but we've also got to debate with ourselves, as we debate... In the


middle of an identity crisis. We are, aren't we? Take us on to the


Daily Telegraph, Rachel. We turn our attention to the Tories, this


headline about Tory migration target axed, the focus today on the new


Home Secretary Amber Rudd and what her view might be on the targets are


met migration. Amber Rudd, the new Home Secretary, signalled and Boris


Johnson later backed up, that the target of hitting below 100,000


migrants per year coming into the UK was not reasonable and that it was


going to be dropped and that it was unrealistic and it would set up a


sort of false expectation that would only be disappointed and I suppose


this has to be seen in the context of Brexit. And managing people's


expectations around that cause so much of that Brexit debate was


premised on regaining control of borders and reducing migration


whereas the reality is... Neither of those things may come to pass. In


the sort of formulation of leaving the EU. Your paper... Before the


last election, David Cameron famously said I will reduce net


migration to double-digit thousands for example 100,000 below and then


it went to 330,020 15 and that is net migration and many, many more if


you went to people who didn't stay a year but got a national insurance


number and this has to be seen in the context of Brexit, to try and


see off Ukip before the election, Cameron making the promise and he


promised the referendum, of course. I am sure many people voted to leave


because they wanted to see less net immigration but there would be this


negotiation that we spoke about before, the basic leader of the


negotiation, free movement of people on one hand and control of borders


and trade on the other hand. And going into any negotiation you don't


want to see what your target is, obviously but I think it's furry


clear that we will get somewhere between 150 and 250,000 so more


sustainable that you can plan better with the UK Government in some kind


of control to give people more confidence. But that Cameron


pre-election promise to head off Ukip is probably too difficult to


deliver any time soon. They don't want to be held to a figure. Talking


about people held to things they said in the past... Very nice link.


Enjoying your new job, Mr Johnson? Boris had a bed of a rough fried


with journalists. He had a bit of a rough ride, didn't he, the new


Foreign Secretary. The bit I really liked, it was bad enough he was


basically trolled by US journalists holding into account for various


insulting remarks particularly in relation to Barack Obama and Hillary


Clinton but there was a stage at which John Kerry was being kind to


our Foreign Secretary over something at which point Boris Langton and


John Kerry said, it's called clumsy, Boris! And I thought that was such a


great part, this is how you do it! Not what you have been doing! Boris


was caught out for making rude remarks about Hillary Clinton and


Barack Obama and he said there isn't time to issue the litany of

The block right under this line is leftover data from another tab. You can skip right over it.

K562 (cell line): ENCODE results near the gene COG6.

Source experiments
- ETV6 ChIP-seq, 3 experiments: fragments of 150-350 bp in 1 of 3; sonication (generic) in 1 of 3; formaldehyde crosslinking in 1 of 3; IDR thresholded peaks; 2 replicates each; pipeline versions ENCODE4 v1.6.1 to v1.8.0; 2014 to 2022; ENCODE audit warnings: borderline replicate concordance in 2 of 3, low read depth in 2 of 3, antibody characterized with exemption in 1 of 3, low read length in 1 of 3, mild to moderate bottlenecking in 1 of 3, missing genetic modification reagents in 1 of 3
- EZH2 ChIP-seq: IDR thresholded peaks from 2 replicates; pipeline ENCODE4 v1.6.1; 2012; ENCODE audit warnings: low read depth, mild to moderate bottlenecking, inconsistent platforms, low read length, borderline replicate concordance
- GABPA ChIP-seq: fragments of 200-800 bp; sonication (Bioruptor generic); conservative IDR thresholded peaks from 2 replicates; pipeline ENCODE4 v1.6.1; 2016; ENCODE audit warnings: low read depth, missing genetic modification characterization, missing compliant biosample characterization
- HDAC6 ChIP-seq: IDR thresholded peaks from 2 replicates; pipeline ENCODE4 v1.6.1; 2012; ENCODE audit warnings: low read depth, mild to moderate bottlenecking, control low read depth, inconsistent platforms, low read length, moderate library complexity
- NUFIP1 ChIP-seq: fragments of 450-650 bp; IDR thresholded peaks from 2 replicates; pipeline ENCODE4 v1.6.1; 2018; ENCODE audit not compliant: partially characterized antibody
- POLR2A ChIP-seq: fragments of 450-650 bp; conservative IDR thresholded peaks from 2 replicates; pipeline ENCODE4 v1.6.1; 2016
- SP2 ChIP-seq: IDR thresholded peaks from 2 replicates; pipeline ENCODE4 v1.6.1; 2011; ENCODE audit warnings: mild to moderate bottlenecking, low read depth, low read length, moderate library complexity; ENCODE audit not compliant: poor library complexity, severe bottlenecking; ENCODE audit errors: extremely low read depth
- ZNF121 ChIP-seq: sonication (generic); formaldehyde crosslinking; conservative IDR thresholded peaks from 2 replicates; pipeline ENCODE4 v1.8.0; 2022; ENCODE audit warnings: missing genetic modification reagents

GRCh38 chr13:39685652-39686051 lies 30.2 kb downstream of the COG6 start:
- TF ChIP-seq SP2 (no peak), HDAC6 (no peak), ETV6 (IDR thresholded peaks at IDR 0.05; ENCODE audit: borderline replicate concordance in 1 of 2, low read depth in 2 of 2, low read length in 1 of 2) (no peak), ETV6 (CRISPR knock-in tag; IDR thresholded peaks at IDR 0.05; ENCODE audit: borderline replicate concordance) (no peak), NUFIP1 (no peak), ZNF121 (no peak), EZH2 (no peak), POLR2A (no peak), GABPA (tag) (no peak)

apologies, the global apologies I will have to make to account for my


30 years after a listen. And he is probably right. He tried to turn it


into a joke but the US... The US press did not really get it. They


don't speak Latin and they don't understand sarcasm. We jumped to the


Daily Mail. Something a little closer to home. This story of


patients being dropped their GPs for being too healthy. GPs tend to get


something like ?136 a year for every registered patient and of course


those registered patients don't turn up and some of them unfortunately


may not be with us any more or may have moved so we hear now of moves


by the Department of Health to hire cab at the outsourcing in order to


go through lists and write to people twice and if they don't reply to


remove them from lists so if you haven't been to your GP for more


than five years, according to the story and you don't respond to two


letters or one of two letters to say you still want to be treated, you


can be taken off the list and find it much order to get an appointment,


it's a cost saving measure but some people will find it worrying, Norman


Lamb the leading Lib Dem, well-known for his interventions on the NHS has


called it outrageous and I'm sure many others well but on the other


hand, people and the government said we have got to save money and why


are we giving money to doctors at a time when we are trying to control


the payroll to hospital doctors, fire be giving money to GPs and


patients they are no longer looking after in any way? Because we are


tight on time, Rachel, take us back to the Daily Telegraph, we've had


such a hard day, too hot for some but they have this barmy or barmy?


All of it. Is that Aberystwyth? It's really beautifully composed picture.


But yes, so unexpected. This image. Now it's too hard. Social media is


full of how to... Put a bottle of frozen water in front of your fan


for indoor, do-it-yourself air-conditioning. We have just had


one of our reporters. They were rubbing suncream on a pig. Thank you


both for a much. That is it for the papers. All of the front pages


online on the BBC News website. You can read a detailed review. Olver,


seven days a week. You can see us there as well. Posted on the page.


My thanks to Liam and Rachel. Good evening. What a day it was.


Most of us enjoyed a lot of sunshine. Temperatures rocketing up


Download Subtitles